Te Tirohanga ā-Rohe | Regional overview

In 2022 655,000 people, or 12.8% of New Zealand’s population, lived in Canterbury.

Christchurch is the region’s principal and most populous centre, and the country's second largest urban area. The region grew 0.7% in 2022 which was above the national average of 0.2%.

The Canterbury RSLG region includes 11 different sub-regions:

  • Kaikōura
  • Hurunui
  • Waimakariri
  • Christchurch City
  • Selwyn
  • Ashburton
  • Timaru
  • Mackenzie
  • Waimate
  • Waitaki
  • Chatham Islands

Canterbury Gross Domestic Profit (GDP) in 2022 was $44,220 million which makes up 12.4% of the national total. Economic GDP growth in the region continues to be strong with an increase of 7.2% tracking ahead of a national average of 5.2%. Canterbury GDP per filled job in 2022 was $126,733 which is 4.6% below the national average of $132,815. 

Within the region, Canterbury has 348,920 filled jobs which is equal to a 13% share of the employment in New Zealand. Of this number, 14.6% or 50,835, were self-employed. The sectors contributing the most to Canterbury’s employment numbers in 2022 (by ANZSIC 1 digit code) were:

  • Construction (11.3%)
  • Health Care and Social Assistance (11%)
  • Manufacturing (10.6%)
  • Retail Trade (9.4%)

Canterbury also has a strong Agriculture, Forestry and Fishing industry (5.9%) with the sub-regions outside of Christchurch City dominating the employment in this sector.

House values remain significantly more affordable compared to the New Zealand average. This means that Canterbury is able to have a mortgage proportion of income of 40.5% compared to the national average of 49.2%.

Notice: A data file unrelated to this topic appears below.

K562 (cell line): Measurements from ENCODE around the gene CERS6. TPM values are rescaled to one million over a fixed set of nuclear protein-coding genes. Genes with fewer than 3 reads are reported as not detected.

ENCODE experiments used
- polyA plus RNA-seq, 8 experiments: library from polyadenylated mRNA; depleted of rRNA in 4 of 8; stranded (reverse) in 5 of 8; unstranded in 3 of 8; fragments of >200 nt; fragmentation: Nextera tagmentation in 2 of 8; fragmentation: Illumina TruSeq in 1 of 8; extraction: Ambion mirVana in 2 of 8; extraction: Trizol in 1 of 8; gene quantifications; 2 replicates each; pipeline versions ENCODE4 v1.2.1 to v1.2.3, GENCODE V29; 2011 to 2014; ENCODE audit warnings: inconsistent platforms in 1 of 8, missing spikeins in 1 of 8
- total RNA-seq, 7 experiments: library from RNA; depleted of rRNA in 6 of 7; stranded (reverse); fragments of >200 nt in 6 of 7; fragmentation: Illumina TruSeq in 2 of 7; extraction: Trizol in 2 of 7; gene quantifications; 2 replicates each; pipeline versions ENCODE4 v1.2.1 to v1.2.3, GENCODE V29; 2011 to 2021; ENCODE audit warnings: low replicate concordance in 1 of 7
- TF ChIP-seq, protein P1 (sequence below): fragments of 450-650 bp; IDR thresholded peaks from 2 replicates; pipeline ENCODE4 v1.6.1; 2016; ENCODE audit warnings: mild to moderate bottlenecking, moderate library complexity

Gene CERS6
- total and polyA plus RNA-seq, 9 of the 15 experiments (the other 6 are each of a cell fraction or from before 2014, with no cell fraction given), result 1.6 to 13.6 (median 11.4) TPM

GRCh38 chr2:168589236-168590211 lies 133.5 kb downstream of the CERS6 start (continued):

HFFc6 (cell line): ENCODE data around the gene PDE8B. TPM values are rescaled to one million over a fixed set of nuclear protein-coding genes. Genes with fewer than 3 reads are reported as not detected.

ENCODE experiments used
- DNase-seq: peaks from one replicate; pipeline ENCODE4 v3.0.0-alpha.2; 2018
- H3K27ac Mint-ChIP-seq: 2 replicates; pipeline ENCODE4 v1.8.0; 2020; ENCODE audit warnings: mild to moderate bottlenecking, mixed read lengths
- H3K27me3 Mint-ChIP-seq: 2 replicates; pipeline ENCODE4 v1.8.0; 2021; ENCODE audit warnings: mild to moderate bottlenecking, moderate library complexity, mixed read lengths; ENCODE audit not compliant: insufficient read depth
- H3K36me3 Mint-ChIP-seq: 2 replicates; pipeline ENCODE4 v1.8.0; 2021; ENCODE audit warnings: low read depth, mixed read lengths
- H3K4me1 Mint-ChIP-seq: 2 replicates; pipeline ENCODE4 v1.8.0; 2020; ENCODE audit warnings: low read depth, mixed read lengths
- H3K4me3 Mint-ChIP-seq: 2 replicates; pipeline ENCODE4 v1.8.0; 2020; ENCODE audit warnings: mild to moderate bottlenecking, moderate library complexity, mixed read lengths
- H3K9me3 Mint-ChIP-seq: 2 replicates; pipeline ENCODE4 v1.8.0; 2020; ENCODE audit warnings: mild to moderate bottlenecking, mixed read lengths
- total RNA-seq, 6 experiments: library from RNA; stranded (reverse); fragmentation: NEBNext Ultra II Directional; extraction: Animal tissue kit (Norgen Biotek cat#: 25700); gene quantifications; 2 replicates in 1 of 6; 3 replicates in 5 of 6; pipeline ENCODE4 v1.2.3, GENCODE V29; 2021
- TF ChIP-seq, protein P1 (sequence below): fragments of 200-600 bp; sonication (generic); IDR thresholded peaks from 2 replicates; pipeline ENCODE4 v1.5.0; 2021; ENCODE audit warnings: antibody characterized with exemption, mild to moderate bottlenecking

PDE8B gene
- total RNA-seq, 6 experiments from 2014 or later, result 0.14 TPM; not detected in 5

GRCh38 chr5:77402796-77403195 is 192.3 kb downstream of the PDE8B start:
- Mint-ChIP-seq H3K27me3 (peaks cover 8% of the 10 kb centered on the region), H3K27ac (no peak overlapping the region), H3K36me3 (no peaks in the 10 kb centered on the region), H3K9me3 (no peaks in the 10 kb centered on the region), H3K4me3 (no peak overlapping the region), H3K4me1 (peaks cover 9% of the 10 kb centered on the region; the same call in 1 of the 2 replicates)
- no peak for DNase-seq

The biggest contributors to economic growth in Canterbury over the last 10 years by sector include: Professional, Scientific, and Technical Services; Construction; Retail Trade; and Health Care and Social Assistance.

Forecast workforce demand pressures

The table below is a broad indicator of how workforce demand is forecasted to be distributed across Canterbury’s industries in the future. It takes a forecasted approach, looking at years 2025 to 2028, and takes into account anticipated job openings created through growth, and through people leaving the workforce (e.g., retirement).

It is important to acknowledge the diversity across Canterbury’s sub-regions. Sub-regional industry structures vary, especially when there is an urban and rural distinction. Therefore, it is important to consider sub-regional workforce demand needs alongside the Canterbury region as a whole.